(This is a guest post by Michael Heller from ThisGreenMachine.com. The original article can be found at this link.)
I have tried over and over to write this column, but it never seems to come out right. Originally, I wanted to talk about how the coming wave of proprietary app markets from Verizon, Android, and others would be stifling choice, and hampering the interconnectivity of the Android community. I wanted to talk about how the mobile carriers are inherently untrustworthy, and any scenario that allows them more control is dangerous and should be fought.
The more I consider it, the harder it is to draw the line between exclusivity and proprietary, as I did before. There is a longstanding tradition in the tech world of proprietary software on PCs. But, in the mobile world I have been trying to delineate between proprietary (custom UIs & widgets), and exclusive (Skype/Verizon). However, this thinking has been pushing me away from the real issue, which is that Google is trying to have its cake and eat it too. It is hard to accept that Google’s motto “Don’t be evil,” does not extend to “Don’t let others be evil with our products.” Google wants to be the arbiter of Open, but doesn’t want to take responsibility for it.
Google created Android and introduced a truly open market, but never took responsibility in making sure “open” did not mean “lawless”. Google brought in many quality manufacturers to make great Android handsets, but will not take responsibility  for a consistent UI (skins & button layouts) or user experience. Google wants to be on every device, but has lagged behind in providing an optimized OS  for new hardware. Most recently there have been multiple announcements of proprietary Android Marketplaces from companies like Verizon and Amazon; and, while I’d love to see Google regulate these markets, it seems like false hope. But, maybe it’s not as terrible a future as I’d originally believed.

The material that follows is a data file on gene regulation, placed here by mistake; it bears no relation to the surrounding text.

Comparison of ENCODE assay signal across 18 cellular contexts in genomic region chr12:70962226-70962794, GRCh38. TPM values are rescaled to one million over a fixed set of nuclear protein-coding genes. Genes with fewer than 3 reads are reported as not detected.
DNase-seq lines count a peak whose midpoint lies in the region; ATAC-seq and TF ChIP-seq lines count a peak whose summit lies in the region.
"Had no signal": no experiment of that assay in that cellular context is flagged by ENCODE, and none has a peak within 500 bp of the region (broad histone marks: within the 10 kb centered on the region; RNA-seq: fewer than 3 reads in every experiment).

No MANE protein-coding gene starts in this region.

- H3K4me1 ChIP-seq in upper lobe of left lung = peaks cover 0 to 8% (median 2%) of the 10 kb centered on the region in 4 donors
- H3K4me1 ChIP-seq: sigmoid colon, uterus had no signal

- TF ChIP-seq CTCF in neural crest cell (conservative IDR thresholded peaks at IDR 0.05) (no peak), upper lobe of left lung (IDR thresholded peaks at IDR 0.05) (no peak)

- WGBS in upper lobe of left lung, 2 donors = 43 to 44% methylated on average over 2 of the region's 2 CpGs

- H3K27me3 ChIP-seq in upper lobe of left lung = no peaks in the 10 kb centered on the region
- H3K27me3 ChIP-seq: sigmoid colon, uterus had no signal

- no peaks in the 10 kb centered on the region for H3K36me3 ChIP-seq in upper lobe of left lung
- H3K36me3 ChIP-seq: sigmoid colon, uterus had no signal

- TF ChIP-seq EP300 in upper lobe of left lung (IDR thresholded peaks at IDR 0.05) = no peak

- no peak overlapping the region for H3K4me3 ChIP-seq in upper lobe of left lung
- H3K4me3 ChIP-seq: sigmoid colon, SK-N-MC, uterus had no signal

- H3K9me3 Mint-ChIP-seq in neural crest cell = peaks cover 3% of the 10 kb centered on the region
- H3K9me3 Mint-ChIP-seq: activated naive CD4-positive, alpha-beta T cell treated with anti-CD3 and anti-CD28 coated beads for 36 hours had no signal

Maybe this hands-off approach is actually the best way to follow in the footsteps of Windows and create an OS that can appeal to Luddites and power-users equally, an OS for all niches. For those who are less technologically inclined, you have the safe harbor and rounded edges of Verizon handsets. You won’t find an unmodified OS, but there will be a clean, curated Marketplace. For those with a little more tech savvy, you can still get the wild-west Android Market. Then, for power-users, there will always be an option for stock Android as we’ve seen with the G1, Nexus One and G2, as well as a rich OS mod community. 
To quote my colleague Dave,  “Just because an option isn’t one I personally enjoy doesn’t give me the right to tell others they can’t have it either.” I may not trust carriers, and I may not like how they are moving to close off an open system, but obviously Google, the only company able to reverse the trend, is unwilling to regulate their creation. So, what reasonable solution can I really expect to the problem? Maybe the answer is both the cause of and solution to most of Android’s problems: choice.
Google isn’t the company to mandate OS upgrades, but they are the company to release the Nexus One and indirectly bring the issue to a head by showing how fast updates could be. Google won’t regulate a unified user experience, but they will try to improve their product to make skins pointless.  Google likely will not stop the coming proprietary app markets, but, if history has taught us anything, they will take control of their own Android Market and give a better experience. They will always make sure there is a clean and authentic Google experience with options like the Nexus One and G2. Google, as always, wants to lead by example, and not regulate the user-experience like other companies. The best we can do as users is to choose the best experience, and push everyone to keep improving.
References:  Nanocr  Search Engine Land  TG Daily  XDA  This Green Machine  TechCrunch